Why do unicellular protists have massive organelle genomes?
Diplonemids and kinetoplastids are a group of closely related unicellular flagellate protozoans. Some kinetoplastids are responsible for serious human diseases such as Chagas disease and sleeping sickness (caused by Trypanosoma), and various forms of cutaneous and visceral leishmaniasis (caused by Leishmania). Kinetoplastids possess a kinetoplast, a specialized region in the mitochondria containing its mitochondrial (mtDNA), whereas in diplonemids, the mtDNA is dispersed through the organelle. The mtDNA of these organisms possesses several peculiar and fascinating features including the presence of thousands of free or concatenated mini- and maxi-circle DNA molecules, extensive trans-splicing, various forms of RNA editing, and extremely complex mitochondrial RNA processing machineries not seen in other eukaryotes.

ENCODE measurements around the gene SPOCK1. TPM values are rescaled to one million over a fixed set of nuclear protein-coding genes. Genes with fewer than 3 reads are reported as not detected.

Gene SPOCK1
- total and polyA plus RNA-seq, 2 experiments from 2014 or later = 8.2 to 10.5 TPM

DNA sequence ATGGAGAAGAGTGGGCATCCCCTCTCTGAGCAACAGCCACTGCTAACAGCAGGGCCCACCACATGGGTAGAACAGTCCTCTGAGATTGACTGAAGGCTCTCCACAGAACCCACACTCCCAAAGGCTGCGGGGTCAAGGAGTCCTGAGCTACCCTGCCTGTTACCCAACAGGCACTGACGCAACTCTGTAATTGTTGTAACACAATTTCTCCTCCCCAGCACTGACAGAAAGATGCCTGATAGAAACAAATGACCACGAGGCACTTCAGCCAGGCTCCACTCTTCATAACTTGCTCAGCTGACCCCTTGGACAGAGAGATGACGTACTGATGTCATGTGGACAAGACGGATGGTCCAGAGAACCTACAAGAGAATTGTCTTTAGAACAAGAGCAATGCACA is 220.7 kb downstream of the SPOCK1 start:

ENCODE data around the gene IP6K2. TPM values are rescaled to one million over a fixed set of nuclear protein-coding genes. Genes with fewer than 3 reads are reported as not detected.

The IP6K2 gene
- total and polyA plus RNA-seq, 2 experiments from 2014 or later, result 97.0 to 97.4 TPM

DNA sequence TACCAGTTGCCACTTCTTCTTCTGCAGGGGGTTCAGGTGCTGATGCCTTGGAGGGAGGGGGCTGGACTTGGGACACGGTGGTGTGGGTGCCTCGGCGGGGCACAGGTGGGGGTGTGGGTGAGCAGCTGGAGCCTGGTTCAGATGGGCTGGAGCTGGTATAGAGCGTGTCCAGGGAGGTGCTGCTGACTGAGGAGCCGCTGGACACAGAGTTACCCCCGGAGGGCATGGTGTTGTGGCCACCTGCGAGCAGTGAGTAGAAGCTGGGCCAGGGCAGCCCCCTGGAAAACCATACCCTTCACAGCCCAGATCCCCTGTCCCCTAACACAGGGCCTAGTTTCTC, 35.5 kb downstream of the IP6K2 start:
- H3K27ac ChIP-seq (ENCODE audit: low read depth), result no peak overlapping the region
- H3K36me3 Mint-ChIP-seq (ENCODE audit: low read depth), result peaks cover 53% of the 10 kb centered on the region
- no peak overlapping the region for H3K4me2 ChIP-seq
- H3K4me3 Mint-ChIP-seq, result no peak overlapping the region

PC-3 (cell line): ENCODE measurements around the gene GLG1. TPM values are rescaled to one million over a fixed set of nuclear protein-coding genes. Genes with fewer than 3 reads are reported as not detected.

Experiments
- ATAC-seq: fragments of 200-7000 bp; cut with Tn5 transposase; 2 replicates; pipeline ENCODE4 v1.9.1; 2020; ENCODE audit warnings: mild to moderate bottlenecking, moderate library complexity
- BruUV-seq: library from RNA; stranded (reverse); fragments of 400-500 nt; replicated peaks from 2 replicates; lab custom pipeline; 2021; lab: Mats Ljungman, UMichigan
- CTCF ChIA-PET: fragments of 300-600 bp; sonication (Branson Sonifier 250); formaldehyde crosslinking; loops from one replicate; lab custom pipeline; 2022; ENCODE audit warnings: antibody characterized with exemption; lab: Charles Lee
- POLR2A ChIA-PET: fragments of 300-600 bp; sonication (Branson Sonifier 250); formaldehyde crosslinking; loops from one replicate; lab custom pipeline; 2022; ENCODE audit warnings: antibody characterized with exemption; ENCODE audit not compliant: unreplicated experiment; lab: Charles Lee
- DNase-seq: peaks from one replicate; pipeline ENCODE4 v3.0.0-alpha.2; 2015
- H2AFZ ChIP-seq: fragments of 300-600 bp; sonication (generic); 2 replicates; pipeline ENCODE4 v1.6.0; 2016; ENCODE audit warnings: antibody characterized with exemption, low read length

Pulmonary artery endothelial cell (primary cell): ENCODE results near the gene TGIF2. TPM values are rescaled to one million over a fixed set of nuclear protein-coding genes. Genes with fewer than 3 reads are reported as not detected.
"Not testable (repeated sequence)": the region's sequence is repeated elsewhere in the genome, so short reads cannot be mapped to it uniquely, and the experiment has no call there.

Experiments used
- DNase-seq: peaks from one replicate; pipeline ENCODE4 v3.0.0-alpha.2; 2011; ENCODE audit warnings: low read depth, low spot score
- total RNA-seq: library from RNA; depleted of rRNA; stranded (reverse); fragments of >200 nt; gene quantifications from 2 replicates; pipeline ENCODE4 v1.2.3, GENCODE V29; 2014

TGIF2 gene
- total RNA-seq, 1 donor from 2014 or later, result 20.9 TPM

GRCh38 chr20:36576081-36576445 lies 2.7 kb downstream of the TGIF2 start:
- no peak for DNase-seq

A recent publication by Lukeš et al. in the journal IUBMB Life estimates the base composition and mtDNA content in four kinetoplastid species, and the diplonemid D.papillatum. Differential staining with two chemically distinct fluorescent DNA-binding dyes, DAPI, a minor groove binding dye with a preference to AT-rich sequences, and RedDot™1, a largely sequence independent intercalating dye, followed by color deconvolution and quantification, reveals the existence of hyperinflated DNA content in their organelles. This observation was further corroborated by electron microscopy. The most extreme is the ~260 Mbp of mtDNA in Diplonema, greatly exceeding its nuclear DNA content, but with a coding capacity of just 18 fragmented genes. This is the largest amount of DNA reported in any organelle. The authors further speculate about the possible benefits and evolutionary forces driving giant non-nuclear DNA contents in these organisms.